Today 8/22/2011 8:03:06 AM EDT
Job creation in the US today will have to be done by force.
Today 8/22/2011 7:39:52 AM EDT
We should also have a reciprocal trade policy. I believe in free trade as long as it’s fair trade.
China could not compete with the US if they didn’t peg their currency under the dollar. All this talk about environmental policy, worker safety protections, etc is just obfuscation and an excuse to take advantage of China’s currency policy. We should put tariffs on ALL Chinese products until they let their currency float naturally just like every other leading country in the world.
Today 8/22/2011 7:46:23 AM EDT
We give wall street stimulus and they used it to retool and move jobs and plants overseas.
80% of you stimulus $ went overseas.
Today 8/22/2011 7:38:28 AM EDT
Create a tax credits for companies only on their NET JOB GAINS IN THE US starting when the job incentive program is in effect; so that jobs created oversea do not counr, and companies can’t game the systems by laying off people and then hiring them back shortly later to get the tax credits! But then again the crony law makers will not allow that to happen; they’re in deep pockets of corporation!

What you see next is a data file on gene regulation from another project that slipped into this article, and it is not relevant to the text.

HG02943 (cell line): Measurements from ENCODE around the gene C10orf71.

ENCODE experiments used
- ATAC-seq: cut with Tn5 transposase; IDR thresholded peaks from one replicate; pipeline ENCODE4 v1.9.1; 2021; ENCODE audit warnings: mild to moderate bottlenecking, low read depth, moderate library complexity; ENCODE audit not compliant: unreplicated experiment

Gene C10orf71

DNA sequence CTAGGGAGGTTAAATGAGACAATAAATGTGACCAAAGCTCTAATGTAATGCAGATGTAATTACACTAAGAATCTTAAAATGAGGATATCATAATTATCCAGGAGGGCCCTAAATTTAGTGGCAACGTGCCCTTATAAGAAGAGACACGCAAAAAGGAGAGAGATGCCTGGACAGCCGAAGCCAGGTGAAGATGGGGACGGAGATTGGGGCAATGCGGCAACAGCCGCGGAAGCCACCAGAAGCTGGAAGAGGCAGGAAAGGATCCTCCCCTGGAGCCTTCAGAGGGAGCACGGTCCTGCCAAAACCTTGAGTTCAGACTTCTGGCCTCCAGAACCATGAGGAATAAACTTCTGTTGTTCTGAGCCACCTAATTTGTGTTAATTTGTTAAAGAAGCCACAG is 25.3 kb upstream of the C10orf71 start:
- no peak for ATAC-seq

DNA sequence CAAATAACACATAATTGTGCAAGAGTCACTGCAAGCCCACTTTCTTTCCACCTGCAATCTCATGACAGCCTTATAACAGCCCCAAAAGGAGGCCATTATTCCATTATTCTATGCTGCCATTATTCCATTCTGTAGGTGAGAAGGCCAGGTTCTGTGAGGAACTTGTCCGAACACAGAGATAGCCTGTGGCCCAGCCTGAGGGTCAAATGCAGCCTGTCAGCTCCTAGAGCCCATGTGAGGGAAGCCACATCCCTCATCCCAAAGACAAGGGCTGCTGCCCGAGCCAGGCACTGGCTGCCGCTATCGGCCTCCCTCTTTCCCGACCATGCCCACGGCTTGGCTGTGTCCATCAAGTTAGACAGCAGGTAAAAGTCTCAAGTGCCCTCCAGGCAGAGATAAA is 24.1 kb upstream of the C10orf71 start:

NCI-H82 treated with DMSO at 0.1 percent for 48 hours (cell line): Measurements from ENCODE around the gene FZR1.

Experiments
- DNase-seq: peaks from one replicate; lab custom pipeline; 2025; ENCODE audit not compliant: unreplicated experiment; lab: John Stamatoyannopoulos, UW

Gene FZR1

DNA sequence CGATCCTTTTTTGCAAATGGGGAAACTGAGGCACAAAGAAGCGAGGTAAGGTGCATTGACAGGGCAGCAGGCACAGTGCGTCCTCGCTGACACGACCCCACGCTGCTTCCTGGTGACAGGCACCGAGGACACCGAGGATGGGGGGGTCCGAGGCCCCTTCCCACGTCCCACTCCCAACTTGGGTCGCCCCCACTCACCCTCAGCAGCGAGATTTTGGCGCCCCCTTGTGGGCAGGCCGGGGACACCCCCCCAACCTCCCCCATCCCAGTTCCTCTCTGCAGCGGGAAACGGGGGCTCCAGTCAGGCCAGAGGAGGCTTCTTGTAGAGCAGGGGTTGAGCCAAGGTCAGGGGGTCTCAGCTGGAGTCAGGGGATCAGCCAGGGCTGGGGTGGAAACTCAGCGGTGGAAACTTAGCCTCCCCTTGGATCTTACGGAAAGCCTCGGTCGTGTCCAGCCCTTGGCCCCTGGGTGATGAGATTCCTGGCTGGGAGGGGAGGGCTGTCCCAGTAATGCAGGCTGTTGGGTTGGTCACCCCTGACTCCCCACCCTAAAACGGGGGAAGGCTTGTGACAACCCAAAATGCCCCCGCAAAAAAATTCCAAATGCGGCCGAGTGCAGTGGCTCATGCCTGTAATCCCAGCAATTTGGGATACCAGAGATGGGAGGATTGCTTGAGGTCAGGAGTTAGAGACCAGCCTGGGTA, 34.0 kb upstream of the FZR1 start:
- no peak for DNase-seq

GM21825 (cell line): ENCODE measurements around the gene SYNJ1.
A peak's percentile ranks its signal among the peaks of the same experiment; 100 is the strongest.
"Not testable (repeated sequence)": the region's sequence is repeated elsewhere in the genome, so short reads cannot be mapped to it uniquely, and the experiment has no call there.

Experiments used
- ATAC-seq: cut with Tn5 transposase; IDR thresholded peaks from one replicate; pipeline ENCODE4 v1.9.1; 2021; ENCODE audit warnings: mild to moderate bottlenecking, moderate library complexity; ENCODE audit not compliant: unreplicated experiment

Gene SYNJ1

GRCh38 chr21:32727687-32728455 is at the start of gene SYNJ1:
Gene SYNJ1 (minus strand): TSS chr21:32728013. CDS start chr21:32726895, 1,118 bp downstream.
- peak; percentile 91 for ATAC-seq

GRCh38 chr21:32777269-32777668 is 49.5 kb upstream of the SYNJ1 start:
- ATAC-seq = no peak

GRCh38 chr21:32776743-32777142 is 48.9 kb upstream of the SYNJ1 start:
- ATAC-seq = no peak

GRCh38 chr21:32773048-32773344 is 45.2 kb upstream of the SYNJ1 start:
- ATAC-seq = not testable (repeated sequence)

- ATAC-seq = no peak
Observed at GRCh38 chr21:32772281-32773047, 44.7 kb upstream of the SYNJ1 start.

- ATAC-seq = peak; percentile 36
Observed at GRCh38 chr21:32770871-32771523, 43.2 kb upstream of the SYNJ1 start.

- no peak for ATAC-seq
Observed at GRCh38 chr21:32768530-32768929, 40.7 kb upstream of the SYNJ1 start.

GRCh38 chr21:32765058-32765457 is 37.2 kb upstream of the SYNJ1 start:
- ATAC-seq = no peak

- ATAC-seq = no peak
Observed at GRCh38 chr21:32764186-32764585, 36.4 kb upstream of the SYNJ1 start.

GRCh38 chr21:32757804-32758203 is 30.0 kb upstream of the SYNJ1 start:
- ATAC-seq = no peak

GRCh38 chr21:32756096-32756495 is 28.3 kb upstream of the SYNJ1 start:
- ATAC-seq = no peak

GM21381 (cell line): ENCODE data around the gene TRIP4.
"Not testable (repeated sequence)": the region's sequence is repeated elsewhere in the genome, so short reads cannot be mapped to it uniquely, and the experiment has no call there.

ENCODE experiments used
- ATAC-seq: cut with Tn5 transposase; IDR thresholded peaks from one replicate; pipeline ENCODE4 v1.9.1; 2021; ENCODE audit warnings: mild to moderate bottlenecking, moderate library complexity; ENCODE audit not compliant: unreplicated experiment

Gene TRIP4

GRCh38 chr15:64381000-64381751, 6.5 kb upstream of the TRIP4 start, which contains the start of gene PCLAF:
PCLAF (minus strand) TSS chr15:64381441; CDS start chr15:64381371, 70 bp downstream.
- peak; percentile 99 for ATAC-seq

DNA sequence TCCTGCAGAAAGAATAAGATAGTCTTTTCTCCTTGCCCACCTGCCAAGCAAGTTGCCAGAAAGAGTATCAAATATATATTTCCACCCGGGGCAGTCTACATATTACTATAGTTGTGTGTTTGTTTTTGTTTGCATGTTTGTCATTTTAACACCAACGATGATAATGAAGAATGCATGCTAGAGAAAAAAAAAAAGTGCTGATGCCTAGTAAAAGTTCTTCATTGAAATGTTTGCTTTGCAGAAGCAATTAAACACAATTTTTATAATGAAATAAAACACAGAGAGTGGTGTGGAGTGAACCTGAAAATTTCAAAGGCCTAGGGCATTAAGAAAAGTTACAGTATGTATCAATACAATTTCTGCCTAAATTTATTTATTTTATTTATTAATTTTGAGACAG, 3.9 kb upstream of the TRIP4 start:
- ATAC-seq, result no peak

Today 8/22/2011 7:34:03 AM EDT
This trend of “hiding” money and employees overseas is not good. We need to reverse both. More employees in the US increases demand for goods here and keeps America strong at home. The tax base increases because more employees pay taxes at home. And who is supporting America? Not companies “hiding” their overseas employees. But who is called when help is needed? Americans at home are paying a bigger share of costs for infrastructure and defense while companies overseas are avoiding contribution to America. Their priorities need adjustment to the greater good of the country instead of just to their own bottom line (as can be witnessed by the many grossly overpaid executives).